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A phase 2, open-label study of the safety and efficacy of intravenous anidulafungin as a treatment for azole-refractory mucosal candidiasis.

Research paper by José A JA Vazquez, Jennifer A JA Schranz, Kay K Clark, Beth P BP Goldstein, Annette A Reboli, Carl C Fichtenbaum

Indexed on: 12 Jun '08Published on: 12 Jun '08Published in: Journal of acquired immune deficiency syndromes (1999)



Abstract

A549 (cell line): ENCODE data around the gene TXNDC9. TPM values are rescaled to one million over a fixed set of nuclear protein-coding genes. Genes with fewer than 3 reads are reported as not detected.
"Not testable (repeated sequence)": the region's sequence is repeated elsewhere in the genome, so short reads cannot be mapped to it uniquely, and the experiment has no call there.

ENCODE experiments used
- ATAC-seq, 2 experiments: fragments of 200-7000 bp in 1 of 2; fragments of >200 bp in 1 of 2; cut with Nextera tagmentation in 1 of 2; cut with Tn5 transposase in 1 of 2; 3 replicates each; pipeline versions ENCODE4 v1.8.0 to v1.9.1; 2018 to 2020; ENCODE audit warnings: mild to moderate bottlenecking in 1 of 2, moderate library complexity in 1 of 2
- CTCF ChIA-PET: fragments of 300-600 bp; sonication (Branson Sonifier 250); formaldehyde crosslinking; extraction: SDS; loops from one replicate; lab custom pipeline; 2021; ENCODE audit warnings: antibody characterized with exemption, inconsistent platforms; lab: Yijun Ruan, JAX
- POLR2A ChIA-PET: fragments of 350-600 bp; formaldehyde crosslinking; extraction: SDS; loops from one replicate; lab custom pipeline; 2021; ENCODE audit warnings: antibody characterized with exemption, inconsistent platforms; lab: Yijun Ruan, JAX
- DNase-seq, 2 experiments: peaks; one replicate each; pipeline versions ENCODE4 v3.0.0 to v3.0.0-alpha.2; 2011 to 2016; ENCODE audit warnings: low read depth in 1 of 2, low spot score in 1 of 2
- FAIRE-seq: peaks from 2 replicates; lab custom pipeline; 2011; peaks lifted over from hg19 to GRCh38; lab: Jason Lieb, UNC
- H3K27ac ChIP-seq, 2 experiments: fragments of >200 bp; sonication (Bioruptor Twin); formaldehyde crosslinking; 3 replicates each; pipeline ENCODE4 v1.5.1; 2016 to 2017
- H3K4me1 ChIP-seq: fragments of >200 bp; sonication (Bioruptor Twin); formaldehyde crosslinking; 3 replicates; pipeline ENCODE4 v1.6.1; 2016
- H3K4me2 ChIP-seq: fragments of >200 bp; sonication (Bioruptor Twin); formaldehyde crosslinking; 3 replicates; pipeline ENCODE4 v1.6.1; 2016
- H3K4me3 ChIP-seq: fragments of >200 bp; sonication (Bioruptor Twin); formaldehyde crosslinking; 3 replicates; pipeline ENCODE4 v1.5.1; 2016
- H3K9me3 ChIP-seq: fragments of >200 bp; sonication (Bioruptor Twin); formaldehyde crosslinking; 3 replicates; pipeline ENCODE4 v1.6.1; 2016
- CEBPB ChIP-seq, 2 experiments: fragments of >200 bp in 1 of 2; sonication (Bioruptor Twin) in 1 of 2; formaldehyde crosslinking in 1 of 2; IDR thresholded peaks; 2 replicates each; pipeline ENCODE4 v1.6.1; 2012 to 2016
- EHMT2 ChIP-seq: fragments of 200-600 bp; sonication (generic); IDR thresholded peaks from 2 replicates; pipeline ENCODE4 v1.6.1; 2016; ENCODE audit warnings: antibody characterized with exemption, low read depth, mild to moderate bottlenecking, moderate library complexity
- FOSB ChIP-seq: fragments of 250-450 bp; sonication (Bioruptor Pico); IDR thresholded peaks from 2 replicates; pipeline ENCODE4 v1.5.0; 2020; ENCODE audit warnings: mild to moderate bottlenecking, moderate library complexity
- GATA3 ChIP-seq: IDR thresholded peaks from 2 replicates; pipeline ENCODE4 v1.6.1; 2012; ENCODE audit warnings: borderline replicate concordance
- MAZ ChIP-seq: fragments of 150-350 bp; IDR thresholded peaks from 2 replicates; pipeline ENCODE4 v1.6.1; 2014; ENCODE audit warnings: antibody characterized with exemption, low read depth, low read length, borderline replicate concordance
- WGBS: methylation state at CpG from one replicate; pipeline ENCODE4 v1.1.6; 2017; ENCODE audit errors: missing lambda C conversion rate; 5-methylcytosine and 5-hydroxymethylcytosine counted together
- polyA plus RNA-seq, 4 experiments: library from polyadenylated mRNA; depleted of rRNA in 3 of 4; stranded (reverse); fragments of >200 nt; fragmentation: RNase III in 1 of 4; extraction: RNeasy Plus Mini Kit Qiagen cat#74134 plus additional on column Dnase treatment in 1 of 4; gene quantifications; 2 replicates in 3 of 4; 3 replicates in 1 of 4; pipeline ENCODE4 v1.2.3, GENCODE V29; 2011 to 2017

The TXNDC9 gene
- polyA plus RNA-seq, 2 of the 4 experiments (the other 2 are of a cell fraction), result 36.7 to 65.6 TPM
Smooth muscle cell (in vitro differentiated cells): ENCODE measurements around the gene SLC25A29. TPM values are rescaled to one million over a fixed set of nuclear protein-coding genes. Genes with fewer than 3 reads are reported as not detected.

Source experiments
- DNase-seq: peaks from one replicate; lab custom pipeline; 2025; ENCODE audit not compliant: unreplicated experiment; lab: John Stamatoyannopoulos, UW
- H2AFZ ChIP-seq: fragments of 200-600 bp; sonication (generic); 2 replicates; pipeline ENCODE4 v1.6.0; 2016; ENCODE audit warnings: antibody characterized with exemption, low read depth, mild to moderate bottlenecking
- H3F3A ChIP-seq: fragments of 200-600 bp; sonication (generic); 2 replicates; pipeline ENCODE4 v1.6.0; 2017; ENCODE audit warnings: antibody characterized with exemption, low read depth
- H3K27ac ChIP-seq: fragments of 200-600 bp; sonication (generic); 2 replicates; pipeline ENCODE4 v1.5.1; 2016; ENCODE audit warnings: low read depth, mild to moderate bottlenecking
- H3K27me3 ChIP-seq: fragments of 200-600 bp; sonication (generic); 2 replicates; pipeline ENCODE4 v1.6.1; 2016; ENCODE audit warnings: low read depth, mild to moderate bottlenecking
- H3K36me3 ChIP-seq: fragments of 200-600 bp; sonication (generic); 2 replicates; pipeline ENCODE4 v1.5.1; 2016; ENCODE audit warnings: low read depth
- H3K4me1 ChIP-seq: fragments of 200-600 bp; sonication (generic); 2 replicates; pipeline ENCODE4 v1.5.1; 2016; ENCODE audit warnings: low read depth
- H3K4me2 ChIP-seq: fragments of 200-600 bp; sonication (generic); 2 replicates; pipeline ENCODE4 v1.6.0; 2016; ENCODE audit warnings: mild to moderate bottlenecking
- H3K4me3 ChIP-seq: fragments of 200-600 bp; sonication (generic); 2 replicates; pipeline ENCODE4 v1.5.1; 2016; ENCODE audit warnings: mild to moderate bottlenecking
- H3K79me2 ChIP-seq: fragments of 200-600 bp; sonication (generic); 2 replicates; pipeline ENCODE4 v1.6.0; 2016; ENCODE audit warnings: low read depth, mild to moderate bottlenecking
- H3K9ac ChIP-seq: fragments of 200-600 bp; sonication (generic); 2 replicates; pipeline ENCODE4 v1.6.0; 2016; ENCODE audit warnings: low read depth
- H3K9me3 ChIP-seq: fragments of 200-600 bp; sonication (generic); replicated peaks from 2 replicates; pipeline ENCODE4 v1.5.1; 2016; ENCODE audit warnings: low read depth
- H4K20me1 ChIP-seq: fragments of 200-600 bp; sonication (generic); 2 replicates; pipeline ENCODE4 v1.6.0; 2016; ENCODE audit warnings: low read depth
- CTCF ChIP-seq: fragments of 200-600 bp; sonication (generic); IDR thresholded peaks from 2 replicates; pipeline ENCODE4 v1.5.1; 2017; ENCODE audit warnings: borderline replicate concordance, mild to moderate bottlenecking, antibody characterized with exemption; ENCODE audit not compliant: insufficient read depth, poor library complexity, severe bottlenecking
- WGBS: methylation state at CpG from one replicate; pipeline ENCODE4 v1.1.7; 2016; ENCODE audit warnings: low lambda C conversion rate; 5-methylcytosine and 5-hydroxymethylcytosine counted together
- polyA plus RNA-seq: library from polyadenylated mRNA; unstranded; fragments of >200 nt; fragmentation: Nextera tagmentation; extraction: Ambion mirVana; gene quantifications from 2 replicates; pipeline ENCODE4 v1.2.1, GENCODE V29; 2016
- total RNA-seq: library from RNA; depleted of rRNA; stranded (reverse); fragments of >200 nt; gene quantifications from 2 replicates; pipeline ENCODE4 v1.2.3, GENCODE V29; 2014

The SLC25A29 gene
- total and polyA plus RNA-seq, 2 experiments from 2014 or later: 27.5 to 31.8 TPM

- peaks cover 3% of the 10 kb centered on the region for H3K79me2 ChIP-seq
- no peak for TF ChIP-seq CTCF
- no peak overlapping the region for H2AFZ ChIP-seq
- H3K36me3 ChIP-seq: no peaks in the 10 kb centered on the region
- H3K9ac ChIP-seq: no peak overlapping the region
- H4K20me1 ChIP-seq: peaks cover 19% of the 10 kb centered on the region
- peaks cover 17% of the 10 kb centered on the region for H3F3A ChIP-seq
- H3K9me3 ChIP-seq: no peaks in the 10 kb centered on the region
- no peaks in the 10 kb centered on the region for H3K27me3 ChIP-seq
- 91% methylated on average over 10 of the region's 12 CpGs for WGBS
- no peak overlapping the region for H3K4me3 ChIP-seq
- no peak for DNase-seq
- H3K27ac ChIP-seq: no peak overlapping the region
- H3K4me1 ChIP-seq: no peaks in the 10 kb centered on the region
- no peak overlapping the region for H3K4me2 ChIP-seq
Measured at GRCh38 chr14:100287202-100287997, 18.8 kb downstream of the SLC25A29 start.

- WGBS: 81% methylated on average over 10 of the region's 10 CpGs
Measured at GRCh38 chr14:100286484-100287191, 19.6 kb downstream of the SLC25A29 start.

Azole-refractory mucosal candidiasis is a debilitating disease frequently seen in patients who are immunosuppressed as a result of HIV, malignancy, posttransplant immunosuppressive therapy, persistent neutropenia, steroid use, or diabetes. Anidulafungin has potent activity against a broad spectrum of Candida species, including strains resistant to azoles and amphotericin B. We performed an open-label, noncomparative study to examine efficacy and safety of anidulafungin in patients with azole-refractory oropharyngeal and esophageal candidiasis.Patients enrolled met diagnostic criteria for azole-refractory mucosal candidiasis. They received intravenous anidulafungin 100 mg on day 1 followed by daily 50-mg doses on day 2 through day 14 or for a maximum of 21 days. Primary efficacy variables were clinical response (for oropharyngeal candidiasis) and endoscopic and clinical response (for esophageal candidiasis) at the end of therapy.Nineteen patients were enrolled; 89% had advanced HIV infection. Clinical success was observed in 95% of patients at end of therapy, and endoscopic success was observed in 92% of patients with esophageal candidiasis. At follow-up, clinical success was maintained in 47% of patients. The most common adverse event, experienced by 4 patients, was nausea and/or vomiting.Anidulafungin was well tolerated and efficacious in the treatment of patients with azole-refractory esophageal and oropharyngeal candidiasis.